The Tartaria classification is very primitive, but it helps to specify a person. It is important because all the four race are widely presented in Tartaria.

In Tartaria, any negative action with respect to anybody, justified with the race, general morphology of body the victim is qualified as Racism and considered as serious crime. Nata Kiskin did not know this; she uses word "черножопая", addressing Barbara Smit, and gets serious problems.
Any jokes with respect to anybody's race, not related with aggression, are, contrary, very popular. In particular, term Nigger is not considered as offensive.


  1. Frank Snowden (1970): Blacks in Antiquity, Cambridge: Harvard University Press
  2. Edward Scobie (1985): ‘African Popes’, pp. 96-107 in Ivan van Sertima, African Presence in Early Europe, Rutgers State University, Transaction Publishers
  3. Michel Wieviorka (1995): The Arena of Racism, London: Sage, p. 2
  4. David Goldberg (2004): ‘The end(s) of race’, Postcolonial Studies, 7/2, p. 212
  5. cited in Frank Díkötter (1996): ‘The Idea of “race” in Modern China’, in J. Hutchinson and A.D. Smith (eds), Ethnicity, Oxford: Oxford University Press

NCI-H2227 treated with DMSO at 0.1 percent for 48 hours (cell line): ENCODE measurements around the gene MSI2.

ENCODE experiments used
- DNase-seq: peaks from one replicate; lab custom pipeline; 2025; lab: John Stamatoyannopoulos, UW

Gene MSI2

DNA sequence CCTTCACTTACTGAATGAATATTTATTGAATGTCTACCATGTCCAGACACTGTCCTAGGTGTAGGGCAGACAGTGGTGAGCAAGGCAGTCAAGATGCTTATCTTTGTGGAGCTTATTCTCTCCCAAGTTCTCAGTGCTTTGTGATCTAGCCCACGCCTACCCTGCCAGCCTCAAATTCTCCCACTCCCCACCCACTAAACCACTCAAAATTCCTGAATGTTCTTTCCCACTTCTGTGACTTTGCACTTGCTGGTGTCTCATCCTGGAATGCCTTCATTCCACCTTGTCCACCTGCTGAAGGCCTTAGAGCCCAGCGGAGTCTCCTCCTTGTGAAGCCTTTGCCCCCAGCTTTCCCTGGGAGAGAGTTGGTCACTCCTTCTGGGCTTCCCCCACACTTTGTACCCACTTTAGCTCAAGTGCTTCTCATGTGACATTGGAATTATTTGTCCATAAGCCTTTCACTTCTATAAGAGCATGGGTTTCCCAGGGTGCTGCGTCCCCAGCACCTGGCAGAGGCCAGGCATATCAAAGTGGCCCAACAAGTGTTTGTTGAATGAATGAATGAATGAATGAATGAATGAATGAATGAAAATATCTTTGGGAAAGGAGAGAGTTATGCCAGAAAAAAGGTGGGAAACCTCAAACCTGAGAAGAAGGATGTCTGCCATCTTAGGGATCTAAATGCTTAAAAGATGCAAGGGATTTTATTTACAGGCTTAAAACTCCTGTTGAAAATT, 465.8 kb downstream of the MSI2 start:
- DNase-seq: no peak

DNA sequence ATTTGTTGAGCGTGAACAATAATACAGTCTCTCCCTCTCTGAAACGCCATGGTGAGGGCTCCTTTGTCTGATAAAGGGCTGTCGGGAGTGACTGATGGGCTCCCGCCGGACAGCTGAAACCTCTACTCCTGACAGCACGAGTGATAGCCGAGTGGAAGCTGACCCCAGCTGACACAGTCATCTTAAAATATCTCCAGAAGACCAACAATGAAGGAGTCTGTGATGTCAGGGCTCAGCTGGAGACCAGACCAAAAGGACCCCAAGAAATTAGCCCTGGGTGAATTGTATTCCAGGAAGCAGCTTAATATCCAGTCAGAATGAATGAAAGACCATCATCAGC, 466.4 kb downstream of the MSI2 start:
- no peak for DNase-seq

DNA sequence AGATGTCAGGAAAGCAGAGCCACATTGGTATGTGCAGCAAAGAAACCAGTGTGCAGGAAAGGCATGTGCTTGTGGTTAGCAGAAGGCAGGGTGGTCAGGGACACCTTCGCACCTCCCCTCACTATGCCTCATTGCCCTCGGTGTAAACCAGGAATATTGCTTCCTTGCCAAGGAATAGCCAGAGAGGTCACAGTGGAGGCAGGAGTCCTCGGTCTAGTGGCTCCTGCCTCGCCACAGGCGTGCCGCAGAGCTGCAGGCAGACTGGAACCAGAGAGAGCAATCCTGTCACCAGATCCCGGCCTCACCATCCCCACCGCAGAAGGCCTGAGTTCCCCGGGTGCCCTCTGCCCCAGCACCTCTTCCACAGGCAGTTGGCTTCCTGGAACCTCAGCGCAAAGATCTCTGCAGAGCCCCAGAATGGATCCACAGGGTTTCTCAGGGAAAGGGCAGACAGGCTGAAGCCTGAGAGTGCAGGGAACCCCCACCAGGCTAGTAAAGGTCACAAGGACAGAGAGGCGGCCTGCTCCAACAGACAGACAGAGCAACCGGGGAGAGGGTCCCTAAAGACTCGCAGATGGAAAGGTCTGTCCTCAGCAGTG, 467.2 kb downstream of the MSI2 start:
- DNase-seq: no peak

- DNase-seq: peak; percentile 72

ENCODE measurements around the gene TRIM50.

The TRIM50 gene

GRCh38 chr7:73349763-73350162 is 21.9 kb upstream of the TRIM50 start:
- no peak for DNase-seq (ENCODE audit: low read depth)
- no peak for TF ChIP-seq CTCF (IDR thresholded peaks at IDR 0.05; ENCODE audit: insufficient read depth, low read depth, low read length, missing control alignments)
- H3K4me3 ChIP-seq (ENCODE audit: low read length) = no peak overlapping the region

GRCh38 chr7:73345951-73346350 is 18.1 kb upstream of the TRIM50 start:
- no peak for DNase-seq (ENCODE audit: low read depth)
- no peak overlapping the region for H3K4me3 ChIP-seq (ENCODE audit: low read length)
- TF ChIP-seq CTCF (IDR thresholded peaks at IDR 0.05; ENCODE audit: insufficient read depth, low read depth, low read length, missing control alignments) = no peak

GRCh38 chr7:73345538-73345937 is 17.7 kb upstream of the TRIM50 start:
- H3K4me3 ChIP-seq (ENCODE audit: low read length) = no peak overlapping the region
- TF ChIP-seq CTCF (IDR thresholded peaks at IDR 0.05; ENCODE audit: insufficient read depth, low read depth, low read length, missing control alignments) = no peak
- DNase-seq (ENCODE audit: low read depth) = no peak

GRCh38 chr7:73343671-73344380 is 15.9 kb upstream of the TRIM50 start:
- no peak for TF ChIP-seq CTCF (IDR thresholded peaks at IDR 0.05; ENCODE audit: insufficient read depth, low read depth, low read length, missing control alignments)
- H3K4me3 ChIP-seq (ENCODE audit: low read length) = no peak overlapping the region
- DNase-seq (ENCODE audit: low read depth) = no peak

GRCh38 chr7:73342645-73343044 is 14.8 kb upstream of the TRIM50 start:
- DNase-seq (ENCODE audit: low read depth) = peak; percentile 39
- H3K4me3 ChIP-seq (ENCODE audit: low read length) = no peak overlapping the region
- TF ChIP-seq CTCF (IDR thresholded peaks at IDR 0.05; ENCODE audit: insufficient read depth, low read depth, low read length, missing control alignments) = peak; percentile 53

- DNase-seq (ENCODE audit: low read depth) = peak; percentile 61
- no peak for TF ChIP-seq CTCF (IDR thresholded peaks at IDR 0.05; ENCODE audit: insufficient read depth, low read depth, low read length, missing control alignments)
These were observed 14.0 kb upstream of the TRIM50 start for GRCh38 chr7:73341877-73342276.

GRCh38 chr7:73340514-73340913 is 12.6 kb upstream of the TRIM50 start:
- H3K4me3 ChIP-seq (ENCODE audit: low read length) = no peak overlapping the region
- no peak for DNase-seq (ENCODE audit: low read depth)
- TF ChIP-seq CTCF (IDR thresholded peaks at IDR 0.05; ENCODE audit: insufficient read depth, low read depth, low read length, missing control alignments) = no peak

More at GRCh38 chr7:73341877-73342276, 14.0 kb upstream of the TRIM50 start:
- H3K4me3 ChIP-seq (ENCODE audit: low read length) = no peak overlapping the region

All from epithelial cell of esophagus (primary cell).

6. Lisa Gannett (2004): ‘The Biological Reification of Race’, British Journal for the Philosophy of Science, 55, p. 323
  7. Bob Carter (2000): Realism and Racism, London: Routledge

https://en.wikipedia.org/wiki/Race_(human_categorization) A race is a grouping of humans based on shared physical or social qualities into categories generally viewed as distinct by society.[1] The term was first used to refer to speakers of a common language and then to denote national affiliations. By the 17th century the term began to refer to physical (phenotypical) traits. Modern science regards race as a social construct, an identity which is assigned based on rules made by society.[2] While partially based on physical similarities within groups, race does not have an inherent physical or biological meaning.[1][3][4]


Onna, Race, Tartaria